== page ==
If approved , the .4 billion Trans Mountain project would nearly triple the flow of oil through the existing Trans Mountain pipeline from Edmonton to the British Columbia coast. Because the tankers arrive empty, they need to discharge “ballast water ” — the water the tankers were filled with at their

Yet pipelines have also been controversial in Canada over fears that the fossil fuel use they A pipeline network consists of gathering systems, trunk lines and distribution systems — parts that The system for pipeline approval itself has also been criticized, with some claiming Canadians have

The government of Canada's Prime Minister Justin Trudeau appears set on going ahead with the project, for political reasons.

Alberta is hurting economically, and desperate to get its oil to tidewater. The Canadian government bought the TransMountain pipeline for $4.5 billion (Canadian) last year, when the Houston based Kinder Morgan pipeline builder grew anxious at delays.

Pipeline equipment is piled up next to the Trans-Canada Highway in Hope, and at Kamloops along the pipeline route.

A final objection came over the weekend from David Anderson, a former Canadian cabinet minister who represented Victoria in the House of Commons. Anderson was a big defender of Victoria's sewage dumping in the Strait of Juan De Fuca, but opposes the pipeline.

Overseas buyers for Alberta oil would be "few and far between," Anderson argued in a letter to cabinet minister. "There is no credible evidence to suggest that Asia is likely to be a reliable or a significant market for Alberta bitumen."

Iran hints US could be behind 'suspicious' tanker attacks

Iran hints US could be behind 'suspicious' tanker attacks Iran's parliament speaker hinted Sunday that Washington could be behind the "suspicious" tanker attacks in the Gulf of Oman to pile pressure on Tehran, official news agency IRNA reported. require(["medianetNativeAdOnArticle"], function (medianetNativeAdOnArticle) { medianetNativeAdOnArticle.getMedianetNativeAds(true); }); "The suspicious actions against the tankers... seem to complement the economic sanctions against Iran considering that (the US) has not achieved any results from them," Ali Larijani told MPs.

PM says he is prepared to use taxpayer dollars to fund controversial expansion opponents say will have serious environmental consequences.

Weigh Anchor. B.C. and First Nations oppose it, Alberta wants it badly – and after an ultimatum from a U.S. oil giant, Ottawa has bought it to build it themselves. The Trans Mountain pipeline expansion would bring billions in new revenue, but it would also mean an increase in coast-to-port tanker traffic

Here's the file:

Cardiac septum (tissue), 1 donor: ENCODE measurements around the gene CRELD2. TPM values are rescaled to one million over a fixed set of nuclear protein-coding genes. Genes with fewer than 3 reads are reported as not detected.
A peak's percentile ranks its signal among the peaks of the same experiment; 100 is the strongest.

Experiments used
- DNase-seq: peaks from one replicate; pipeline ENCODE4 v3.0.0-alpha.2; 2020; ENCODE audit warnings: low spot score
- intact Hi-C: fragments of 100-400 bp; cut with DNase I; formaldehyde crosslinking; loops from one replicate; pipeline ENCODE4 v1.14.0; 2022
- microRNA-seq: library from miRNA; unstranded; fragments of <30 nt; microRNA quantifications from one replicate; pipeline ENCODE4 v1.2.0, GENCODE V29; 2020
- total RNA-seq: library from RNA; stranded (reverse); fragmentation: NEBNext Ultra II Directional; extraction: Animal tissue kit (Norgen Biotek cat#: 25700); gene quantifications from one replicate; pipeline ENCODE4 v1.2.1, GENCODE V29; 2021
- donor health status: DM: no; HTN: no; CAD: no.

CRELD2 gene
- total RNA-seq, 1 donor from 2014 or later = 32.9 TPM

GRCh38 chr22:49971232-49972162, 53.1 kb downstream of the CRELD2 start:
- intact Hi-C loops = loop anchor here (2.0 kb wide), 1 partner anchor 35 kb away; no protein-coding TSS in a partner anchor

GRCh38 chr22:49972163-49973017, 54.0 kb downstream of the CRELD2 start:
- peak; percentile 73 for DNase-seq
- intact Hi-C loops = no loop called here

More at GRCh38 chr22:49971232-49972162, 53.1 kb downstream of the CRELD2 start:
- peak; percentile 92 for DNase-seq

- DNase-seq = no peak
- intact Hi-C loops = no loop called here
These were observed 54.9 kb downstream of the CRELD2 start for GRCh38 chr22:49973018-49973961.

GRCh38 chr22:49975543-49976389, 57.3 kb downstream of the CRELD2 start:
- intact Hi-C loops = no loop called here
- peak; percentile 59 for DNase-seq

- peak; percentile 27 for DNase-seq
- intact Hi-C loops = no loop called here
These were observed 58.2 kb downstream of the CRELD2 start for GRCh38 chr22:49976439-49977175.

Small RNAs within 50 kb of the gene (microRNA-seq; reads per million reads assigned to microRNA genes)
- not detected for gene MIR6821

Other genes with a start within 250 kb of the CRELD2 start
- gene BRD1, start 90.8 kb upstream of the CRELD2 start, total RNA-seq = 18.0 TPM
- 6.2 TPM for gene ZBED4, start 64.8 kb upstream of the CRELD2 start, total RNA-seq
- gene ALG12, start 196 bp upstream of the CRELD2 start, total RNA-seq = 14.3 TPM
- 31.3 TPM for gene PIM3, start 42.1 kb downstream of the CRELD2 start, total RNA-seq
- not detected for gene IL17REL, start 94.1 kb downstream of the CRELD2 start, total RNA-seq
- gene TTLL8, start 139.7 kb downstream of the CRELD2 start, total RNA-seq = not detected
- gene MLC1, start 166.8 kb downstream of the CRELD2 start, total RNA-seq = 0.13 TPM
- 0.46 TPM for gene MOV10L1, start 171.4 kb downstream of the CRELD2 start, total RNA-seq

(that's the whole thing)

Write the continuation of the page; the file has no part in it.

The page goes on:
Alberta has threatened British Columbia with economic retaliation over its resistance to the pipeline.

Trudeau will face Canada's voters in a national election this fall. The prime minister's Liberal Party holds 16 House of Commons seats in British Columbia's Lower Mainland, where opposition to the pipeline in intense.

Still, massive resource "megaprojects" are part of the Canadian mystique. The $7.4 billion TransMountain project is not popular in Vancouver and Burnaby, but is seen as a job generator on its route through British Columbia.

We, on the U.S. side of the view from Deer Park, have orca whales in this hunt.

Trudeau has promised a $1.4 billion (CAD) marine safety fund, but Canada's Coast Guard has had trouble cleaning up tugboat spills.

A 230,000-gallon 1987 barge spill, in American waters off Grays Harbor was carried north by winds. It fouled beaches in Olympic National Park, and sent foaming oil ashore 330 miles away at Long Beach in Canada's Pacific Rim National Park.

The 1991 freighter-fishing boat accident off Cape Flattery sent tar balls ashore at Shi-Shi Beach and Point of Arches, scenic climax of the coastal strip of Olympic National Park.

The Puget Sound area has already breathed impacts from Alberta, smoke from its wildfires has been felt here.

Up at Deer Park, the environmental risk is spread out below . . . Haro Strait, and the San Juan Island National Historical Park . . . Victoria, a vertical mile below, glistening in morning sun . . . the national wildlife refuge at Dungeness Spit . . . British Columbia's Juan De Fuca Marine Park.

Yes, oil tankers traverse these waters bound for refineries at Anacortes and Cherry Point, but Congress long ago banned supertankers from these waters.

But TransMountain is a very big deal.  The pipeline's capacity is larger than the Gulf Coast-bound Keystone Pipeline.

It has a very large capacity for endangering places we love.

Read More

Trump calls on foreign countries to protect their own oil tankers.
President Trump on Monday appeared to argue that the U.S. does not need to protect commerce in foreign waterways like the Strait of Hormuz, suggesting he's not concerned about Iranian activity there as long as Tehran does not develop a nuclear weapon. The president, who has long expressed opposition to America's role as the world's police, tweeted that China and Japan are among the countries that get most of its oil via shipping through "the Straight," and called on them to protect their own vessels. "So why are we protecting the shipping lanes for other countries (many years) for zero compensation.